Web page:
Sometimes older individuals just need a little support. Senior citizens are one of society's most vulnerable inhabitants. When we take care of older adults, either because they live in our house or we visit, we might need to do something to create a safer, more relaxed environment for them. Then, with a little help, they can stay independent despite electrical dangers. Our electricians in Apopka, FL, offer these ways to minimize electrical hazards for older people:
The motivations for this are twofold; first, older individuals have sensitive skin, which can easily sustain a burn in scalding-temperature water. Second, older individuals don't move as quickly as they used to, so it's more difficult for them to move out of the way if the water temperature grows suddenly hot.
Adding lights in halls and other places where seniors walk prevents tripping and makes it easier for them to see and navigate. Looking for something even more helpful? Provide motion-detecting lights so they don't need to fumble about for a switch, or install LED Lighting close to the floor or near stair treads to improve visibility.
Many older individuals have an electric scooter wheelchair in addition to a walker. While older individuals should be encouraged to work out, the frustration of not having mobility when they require it can be demoralizing. Keep their scooter charged. While it may not always be needed, when it's required, it can offer a better alternative to an older person than fatigue and lack of reasonable mobility.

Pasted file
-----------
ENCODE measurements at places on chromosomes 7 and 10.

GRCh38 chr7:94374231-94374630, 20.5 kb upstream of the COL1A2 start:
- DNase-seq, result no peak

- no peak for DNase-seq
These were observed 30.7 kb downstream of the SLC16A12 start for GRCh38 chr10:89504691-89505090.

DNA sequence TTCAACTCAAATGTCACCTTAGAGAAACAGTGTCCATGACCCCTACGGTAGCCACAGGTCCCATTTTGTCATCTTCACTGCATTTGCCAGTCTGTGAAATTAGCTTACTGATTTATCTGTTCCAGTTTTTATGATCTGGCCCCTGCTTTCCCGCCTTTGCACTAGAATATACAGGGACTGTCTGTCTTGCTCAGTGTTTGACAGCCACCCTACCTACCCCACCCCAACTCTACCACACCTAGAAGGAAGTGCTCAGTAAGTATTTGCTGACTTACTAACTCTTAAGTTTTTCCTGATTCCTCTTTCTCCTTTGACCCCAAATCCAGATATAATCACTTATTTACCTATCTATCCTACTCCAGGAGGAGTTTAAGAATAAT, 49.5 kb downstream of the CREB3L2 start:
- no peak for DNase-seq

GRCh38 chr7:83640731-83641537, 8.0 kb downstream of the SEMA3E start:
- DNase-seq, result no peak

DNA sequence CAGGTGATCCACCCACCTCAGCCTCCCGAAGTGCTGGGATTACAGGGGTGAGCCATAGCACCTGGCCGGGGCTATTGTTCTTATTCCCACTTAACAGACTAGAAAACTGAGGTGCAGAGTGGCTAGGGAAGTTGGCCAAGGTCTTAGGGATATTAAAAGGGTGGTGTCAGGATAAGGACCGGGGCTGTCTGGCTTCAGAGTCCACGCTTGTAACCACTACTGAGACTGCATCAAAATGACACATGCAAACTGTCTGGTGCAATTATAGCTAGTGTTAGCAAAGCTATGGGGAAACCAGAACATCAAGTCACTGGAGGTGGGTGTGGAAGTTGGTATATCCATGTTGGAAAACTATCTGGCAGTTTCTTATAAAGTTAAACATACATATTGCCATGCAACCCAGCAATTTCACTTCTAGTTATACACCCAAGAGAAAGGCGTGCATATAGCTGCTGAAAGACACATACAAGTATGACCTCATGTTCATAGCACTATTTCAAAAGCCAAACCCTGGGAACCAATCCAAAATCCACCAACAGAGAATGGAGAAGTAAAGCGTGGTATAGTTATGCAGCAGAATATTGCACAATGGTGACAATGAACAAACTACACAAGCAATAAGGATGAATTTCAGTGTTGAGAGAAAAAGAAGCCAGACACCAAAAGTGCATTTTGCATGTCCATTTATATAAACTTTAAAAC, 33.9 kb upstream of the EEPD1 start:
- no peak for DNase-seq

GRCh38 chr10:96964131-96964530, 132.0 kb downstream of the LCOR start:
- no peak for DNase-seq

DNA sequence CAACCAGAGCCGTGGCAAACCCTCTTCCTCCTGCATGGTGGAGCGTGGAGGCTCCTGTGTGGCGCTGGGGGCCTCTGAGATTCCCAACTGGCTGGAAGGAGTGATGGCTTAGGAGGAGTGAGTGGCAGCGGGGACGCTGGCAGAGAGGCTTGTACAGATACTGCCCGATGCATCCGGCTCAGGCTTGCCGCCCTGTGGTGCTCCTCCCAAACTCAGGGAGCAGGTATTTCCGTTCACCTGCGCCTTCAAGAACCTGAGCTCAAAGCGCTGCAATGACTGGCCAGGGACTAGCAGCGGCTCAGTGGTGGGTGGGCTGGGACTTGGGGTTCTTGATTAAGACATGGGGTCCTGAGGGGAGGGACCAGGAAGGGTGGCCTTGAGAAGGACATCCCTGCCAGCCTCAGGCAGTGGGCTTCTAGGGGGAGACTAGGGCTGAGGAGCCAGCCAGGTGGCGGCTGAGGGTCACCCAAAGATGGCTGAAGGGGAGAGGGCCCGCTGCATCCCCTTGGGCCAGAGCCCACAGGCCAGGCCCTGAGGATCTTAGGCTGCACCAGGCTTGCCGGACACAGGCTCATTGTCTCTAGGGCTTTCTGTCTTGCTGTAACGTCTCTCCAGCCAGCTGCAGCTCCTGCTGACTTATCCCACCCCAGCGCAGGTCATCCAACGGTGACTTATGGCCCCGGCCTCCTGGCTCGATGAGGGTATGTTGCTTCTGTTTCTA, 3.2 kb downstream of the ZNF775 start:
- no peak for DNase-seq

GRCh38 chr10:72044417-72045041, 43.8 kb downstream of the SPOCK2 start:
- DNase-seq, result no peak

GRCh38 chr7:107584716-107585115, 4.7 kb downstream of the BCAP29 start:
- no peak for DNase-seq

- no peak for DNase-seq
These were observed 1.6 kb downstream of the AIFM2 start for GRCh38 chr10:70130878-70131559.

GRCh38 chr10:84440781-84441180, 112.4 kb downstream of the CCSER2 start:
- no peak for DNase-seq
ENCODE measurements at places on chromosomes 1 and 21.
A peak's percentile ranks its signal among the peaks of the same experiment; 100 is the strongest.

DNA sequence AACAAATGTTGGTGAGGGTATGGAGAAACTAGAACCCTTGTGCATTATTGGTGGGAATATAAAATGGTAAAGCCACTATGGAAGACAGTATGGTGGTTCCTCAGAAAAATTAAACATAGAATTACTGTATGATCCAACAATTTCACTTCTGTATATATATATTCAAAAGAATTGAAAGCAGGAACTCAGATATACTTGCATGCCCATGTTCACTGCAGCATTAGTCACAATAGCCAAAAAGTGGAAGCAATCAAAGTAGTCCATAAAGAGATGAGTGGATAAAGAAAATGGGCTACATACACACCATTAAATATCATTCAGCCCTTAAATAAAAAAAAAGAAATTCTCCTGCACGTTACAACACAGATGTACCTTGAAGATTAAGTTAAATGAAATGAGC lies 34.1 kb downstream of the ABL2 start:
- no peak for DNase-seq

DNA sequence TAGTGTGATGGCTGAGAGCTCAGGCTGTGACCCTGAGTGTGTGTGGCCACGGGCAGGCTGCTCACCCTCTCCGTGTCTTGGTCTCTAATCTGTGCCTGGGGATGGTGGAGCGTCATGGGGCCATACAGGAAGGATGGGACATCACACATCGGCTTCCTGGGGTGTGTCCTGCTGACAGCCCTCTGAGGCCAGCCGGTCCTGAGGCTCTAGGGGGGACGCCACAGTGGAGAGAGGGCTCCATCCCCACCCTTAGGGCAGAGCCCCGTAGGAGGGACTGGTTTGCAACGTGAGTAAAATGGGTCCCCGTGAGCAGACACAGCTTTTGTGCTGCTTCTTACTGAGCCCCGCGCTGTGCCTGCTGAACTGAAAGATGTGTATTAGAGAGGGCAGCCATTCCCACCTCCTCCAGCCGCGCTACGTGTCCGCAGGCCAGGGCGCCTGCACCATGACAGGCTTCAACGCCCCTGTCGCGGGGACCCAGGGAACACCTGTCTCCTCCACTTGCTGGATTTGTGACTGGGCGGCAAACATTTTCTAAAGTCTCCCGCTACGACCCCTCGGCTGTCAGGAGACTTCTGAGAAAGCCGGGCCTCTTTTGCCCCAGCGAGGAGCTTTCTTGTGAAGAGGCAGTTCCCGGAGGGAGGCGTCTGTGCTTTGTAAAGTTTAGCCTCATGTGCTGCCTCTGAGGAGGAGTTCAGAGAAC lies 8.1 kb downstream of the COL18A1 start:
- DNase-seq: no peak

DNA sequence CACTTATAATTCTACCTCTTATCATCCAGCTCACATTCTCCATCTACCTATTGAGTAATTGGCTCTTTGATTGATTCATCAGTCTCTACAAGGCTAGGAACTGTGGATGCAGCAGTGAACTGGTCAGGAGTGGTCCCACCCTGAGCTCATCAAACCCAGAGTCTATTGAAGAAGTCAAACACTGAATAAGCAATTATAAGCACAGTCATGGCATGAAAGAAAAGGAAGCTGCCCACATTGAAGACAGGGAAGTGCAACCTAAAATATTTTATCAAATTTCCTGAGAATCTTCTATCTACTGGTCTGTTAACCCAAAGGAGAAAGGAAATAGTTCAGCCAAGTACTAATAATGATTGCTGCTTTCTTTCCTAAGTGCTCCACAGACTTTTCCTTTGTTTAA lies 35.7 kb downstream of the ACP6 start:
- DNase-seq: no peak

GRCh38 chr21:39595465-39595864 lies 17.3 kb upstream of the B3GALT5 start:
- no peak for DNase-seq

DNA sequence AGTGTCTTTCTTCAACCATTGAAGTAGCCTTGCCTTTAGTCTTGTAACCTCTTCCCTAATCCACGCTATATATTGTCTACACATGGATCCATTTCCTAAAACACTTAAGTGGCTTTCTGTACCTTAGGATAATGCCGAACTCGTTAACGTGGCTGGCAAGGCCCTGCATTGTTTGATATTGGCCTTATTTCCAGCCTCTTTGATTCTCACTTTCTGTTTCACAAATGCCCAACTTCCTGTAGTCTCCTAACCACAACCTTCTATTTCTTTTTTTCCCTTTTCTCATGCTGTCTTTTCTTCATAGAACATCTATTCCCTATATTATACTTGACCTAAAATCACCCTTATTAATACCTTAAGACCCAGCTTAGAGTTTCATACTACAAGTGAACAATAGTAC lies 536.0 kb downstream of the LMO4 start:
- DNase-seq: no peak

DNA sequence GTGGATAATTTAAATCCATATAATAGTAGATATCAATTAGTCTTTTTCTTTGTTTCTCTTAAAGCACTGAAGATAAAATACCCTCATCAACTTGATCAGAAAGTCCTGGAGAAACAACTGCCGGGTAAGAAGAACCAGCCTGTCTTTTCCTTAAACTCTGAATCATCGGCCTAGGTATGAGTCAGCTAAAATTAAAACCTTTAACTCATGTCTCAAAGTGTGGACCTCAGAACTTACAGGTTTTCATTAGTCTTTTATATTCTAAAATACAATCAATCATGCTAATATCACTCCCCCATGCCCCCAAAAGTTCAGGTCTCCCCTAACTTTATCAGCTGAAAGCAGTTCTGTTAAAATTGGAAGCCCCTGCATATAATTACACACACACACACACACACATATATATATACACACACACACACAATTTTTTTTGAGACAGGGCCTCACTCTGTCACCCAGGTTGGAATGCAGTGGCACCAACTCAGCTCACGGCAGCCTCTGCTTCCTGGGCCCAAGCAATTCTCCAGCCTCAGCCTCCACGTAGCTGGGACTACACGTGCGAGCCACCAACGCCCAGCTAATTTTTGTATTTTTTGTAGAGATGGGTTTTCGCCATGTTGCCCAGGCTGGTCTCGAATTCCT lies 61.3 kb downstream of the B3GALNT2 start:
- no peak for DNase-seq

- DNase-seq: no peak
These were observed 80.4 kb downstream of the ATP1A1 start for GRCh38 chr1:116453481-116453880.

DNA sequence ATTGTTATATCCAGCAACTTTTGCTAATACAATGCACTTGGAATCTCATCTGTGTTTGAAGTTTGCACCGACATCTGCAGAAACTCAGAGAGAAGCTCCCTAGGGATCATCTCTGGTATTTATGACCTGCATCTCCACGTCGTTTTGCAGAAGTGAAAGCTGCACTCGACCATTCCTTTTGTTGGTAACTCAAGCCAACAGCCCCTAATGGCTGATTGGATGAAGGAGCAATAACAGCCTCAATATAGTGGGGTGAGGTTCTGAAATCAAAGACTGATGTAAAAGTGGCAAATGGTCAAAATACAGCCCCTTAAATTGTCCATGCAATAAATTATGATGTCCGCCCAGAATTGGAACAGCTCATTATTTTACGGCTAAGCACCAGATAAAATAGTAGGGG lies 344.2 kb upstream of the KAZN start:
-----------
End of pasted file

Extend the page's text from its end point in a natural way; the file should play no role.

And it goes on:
Those tiny little clock countenances have no place in an older individual's house because being unable to see makes a person feel powerless. On the other hand, clocks with an effortlessly readable face keep an older adult apprised of the time and minimize chaos.
Smoke alarms should be established and tested every month. There are smoke detectors with strobe lights and shaking mechanisms for the hearing impaired.
Electrical outlets need to be within easy reach of senior citizens. While extension cords are okay for infrequent use, if a senior needs access to an electrical outlet regularly, a surge protection power strip can supply that. Even better? Add an outlet to a spot convenient for the senior to be capable of using. Electrical outlets and appliances and their cords should be inspected periodically for deterioration, cracks, and ruptures, particularly near the plug end of the line.
Many older individuals live in houses they've lived in for years. Check for GFCIs in all kitchens, restrooms, garages, and outdoor spaces. Test them every month.
Space heaters can offer added warmth to a senior, who may get colder due to circulation issues common with aging. Space heaters are a fantastic way to do this, but they should be at least three feet away and unplugged when not in service. An oil-filled heater might be a better alternative, which takes a long time to heat up but delivers safe, long-lasting heat.